On 22 May 2008, citizens gathered in Tokyo for an international forum prior to the G8 Environment Ministers' Meeting to be held in Kobe a few days later. The title of the forum was "Carbon Emissions and Climate Change Caused by Forest Loss."
Forum participants from Japan and overseas expressed the following concerns:
The world's forests are in peril. About 13 million hectares of the remaining forests are disappearing every year, and carbon emissions caused by forest loss are responsible for about 20% of global greenhouse gas emissions, with serious consequences for the global climate system.
Major causes of the conversion of natural forests include industrial tree plantations for paper production, plantations for commercial crops such as palm oil, rubber, soy bean, and coffee, and infrastructure such as dam construction. These developments are driven by rising global demand. Ultimate causes are resource-intensive economies in G8 countries for pulp and paper, agrofuels, and other commercial crops. In recent years, demand for these resources has increased due to the growth of emerging economies and due to poorly-thought-out policies in G8 countries aiming to replace fossil fuels with biofuels.
Communities where these forest-related developments occur often experience serious social disruptions, including land-use-related confrontations between developers and indigenous peoples and communities, the proliferation of illegal logging, difficulties in maintaining a certain level of food self-sufficiency, a widening gap between the haves and have-nots, and divided communities.
In many cases, these problems are related to the inequitable allocation of forests and land uses in producer countries that place an overemphasis on economic value and have unfair policies towards indigenous peoples. At a deeper level, these issues are often rooted in inadequate governance structures and in corruption affecting forest and land-use decisions. Any efforts to prevent the loss of forests, therefore, should take these factors into account in policies and in individual development projects.
Corruption and the lack of good governance have been exacerbated in part by official development assistance from G8 and other developed countries to corrupt governments, by private investments (often given with public backing), and by related structural adjustment policies.
Forest policies and tree-planting projects that only aim to increase forest cover may actually change what may have previously been a stable relationship between local communities and forests, and may have the undesirable effect of destroying forests and disrupting local livelihoods. Forest policies and projects will not be sustainable unless they are compatible with the livelihoods of indigenous peoples and local communities.
There are concerns associated with international trading of carbon in an attempt to reduce forest loss. Among these are the risk of overemphasizing carbon storage while forgetting all the other valuable functions of forests, the focus on corporate profits at the expense of local communities, and the creation of loopholes allowing developed countries to avoid taking the necessary actions to reduce their energy consumption.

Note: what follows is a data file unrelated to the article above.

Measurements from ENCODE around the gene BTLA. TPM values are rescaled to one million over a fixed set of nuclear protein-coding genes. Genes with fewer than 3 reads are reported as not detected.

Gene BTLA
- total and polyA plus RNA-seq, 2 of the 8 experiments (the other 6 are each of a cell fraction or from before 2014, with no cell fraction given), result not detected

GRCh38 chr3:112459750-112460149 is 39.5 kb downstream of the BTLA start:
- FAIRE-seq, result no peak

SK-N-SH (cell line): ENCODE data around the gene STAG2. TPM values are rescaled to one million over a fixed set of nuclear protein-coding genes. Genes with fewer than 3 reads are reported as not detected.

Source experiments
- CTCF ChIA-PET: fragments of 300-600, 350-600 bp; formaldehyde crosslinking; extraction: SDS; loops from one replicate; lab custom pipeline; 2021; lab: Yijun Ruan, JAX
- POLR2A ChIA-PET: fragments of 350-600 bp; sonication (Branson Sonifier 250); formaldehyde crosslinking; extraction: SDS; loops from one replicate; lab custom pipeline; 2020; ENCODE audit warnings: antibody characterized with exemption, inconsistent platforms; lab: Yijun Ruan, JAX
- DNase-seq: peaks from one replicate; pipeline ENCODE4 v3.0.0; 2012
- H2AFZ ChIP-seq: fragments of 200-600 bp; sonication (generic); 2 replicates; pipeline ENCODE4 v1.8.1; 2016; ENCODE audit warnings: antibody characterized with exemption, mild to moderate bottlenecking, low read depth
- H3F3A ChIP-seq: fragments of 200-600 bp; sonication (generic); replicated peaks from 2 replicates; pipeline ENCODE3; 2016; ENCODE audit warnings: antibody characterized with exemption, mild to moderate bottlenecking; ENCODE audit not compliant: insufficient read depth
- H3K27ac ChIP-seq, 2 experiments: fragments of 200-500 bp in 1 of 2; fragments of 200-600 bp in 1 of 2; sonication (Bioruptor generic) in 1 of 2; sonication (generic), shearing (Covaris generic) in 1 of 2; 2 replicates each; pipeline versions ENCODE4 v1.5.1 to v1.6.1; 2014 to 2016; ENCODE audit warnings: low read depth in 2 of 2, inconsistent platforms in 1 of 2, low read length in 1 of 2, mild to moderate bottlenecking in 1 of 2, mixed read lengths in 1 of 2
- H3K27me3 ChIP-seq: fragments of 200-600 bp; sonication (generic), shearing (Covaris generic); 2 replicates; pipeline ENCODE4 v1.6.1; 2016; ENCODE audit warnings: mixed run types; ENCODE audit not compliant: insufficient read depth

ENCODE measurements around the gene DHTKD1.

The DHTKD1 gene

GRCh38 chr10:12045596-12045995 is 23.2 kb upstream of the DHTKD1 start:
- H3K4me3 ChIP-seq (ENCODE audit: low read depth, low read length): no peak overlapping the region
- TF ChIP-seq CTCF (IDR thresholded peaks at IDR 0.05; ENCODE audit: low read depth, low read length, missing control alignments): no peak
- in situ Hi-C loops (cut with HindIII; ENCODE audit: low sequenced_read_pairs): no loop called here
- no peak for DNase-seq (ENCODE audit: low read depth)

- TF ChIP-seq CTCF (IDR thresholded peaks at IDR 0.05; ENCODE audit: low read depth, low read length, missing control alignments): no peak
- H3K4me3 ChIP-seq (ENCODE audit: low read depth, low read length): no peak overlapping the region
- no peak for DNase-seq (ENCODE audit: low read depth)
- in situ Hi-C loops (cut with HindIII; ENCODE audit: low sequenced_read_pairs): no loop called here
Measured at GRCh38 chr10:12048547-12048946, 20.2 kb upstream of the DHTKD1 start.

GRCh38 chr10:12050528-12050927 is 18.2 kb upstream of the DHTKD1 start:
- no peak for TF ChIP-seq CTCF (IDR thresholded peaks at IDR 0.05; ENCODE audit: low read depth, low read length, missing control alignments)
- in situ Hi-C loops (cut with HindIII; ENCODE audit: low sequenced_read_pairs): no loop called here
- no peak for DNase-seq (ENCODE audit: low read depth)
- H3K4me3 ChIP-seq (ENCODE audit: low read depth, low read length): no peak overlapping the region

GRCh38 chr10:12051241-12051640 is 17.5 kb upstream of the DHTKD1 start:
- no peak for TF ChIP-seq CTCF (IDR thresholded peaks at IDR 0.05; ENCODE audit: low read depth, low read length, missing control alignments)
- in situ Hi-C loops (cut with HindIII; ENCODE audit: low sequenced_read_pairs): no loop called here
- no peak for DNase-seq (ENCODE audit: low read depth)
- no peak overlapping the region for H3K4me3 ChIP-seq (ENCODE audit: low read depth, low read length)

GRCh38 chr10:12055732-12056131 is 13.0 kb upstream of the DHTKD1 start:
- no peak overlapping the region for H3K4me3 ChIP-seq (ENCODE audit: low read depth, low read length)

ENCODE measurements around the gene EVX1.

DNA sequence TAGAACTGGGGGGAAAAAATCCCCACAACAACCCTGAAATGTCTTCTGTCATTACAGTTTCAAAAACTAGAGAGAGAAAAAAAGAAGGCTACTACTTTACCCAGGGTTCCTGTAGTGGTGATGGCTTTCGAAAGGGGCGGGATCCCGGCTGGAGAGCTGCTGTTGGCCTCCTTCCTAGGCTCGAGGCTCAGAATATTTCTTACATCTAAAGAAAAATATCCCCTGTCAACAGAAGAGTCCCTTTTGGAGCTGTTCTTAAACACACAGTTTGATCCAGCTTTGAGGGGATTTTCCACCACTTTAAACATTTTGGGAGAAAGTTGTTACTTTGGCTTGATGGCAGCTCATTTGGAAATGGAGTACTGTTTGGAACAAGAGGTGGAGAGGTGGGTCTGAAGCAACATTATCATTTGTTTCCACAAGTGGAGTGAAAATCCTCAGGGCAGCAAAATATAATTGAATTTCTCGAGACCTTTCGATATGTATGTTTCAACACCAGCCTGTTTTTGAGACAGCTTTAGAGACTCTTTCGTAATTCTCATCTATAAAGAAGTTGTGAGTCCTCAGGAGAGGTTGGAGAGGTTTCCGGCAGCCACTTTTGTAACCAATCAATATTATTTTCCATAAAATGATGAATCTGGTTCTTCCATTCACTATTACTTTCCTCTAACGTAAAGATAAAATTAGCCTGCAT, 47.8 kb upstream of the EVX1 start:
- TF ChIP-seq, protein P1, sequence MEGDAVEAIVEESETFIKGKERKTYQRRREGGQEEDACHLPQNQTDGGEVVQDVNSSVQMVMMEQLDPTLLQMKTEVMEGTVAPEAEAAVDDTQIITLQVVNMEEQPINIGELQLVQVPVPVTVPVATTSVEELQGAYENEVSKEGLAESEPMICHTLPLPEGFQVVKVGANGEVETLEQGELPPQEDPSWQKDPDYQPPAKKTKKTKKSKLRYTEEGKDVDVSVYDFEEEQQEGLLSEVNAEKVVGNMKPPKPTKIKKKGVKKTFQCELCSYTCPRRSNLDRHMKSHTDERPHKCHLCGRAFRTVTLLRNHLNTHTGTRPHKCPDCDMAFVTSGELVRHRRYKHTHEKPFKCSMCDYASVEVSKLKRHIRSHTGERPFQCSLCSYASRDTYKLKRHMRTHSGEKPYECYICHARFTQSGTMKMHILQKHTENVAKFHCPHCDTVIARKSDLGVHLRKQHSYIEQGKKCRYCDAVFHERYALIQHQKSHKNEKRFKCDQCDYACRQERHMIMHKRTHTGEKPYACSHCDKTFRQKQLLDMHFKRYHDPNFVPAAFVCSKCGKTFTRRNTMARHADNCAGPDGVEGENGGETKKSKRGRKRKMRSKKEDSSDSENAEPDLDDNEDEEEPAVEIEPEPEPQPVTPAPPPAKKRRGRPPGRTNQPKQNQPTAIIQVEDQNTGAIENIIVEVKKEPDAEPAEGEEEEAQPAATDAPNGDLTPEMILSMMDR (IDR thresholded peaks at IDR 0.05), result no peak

Based on the points stated above, we call upon G8 countries to take greater responsibility to address the loss of forests, and urge them to take the following urgent actions:
Recognize that the lack of good governance, violations of local peoples' rights, and the huge demand for and trade of forest and agricultural products are all factors contributing to the serious loss of forests.
Take the lead in reducing the over-consumption of forest products and commercial crops in G8 and other developed countries, and put a moratorium on policies that promote biofuels as these policies are further boosting demand for resources.
Establish and apply standards to ensure environmental and social sustainability, in the context of investments and international trade that affect the production of forest products and commercial crops.
When considering an international agreement that addresses forest loss in the context of climate change, it is essential to take into account not only the carbon-related functions but all of the multiple functions of forests. Therefore, such an agreement should not be based only on a carbon market, and should not facilitate the trading of emissions from forest loss in developing countries for emissions from developed countries.
Processes to formulate the above-mentioned standards and forest-climate agreement should not be driven solely by developed countries and donors, but should be transparent and include the fair and adequate participation of civil society, including the local communities and indigenous peoples who are important forest stakeholders in producer countries.
22 May 2008, at the JICA Global Plaza, Tokyo, Japan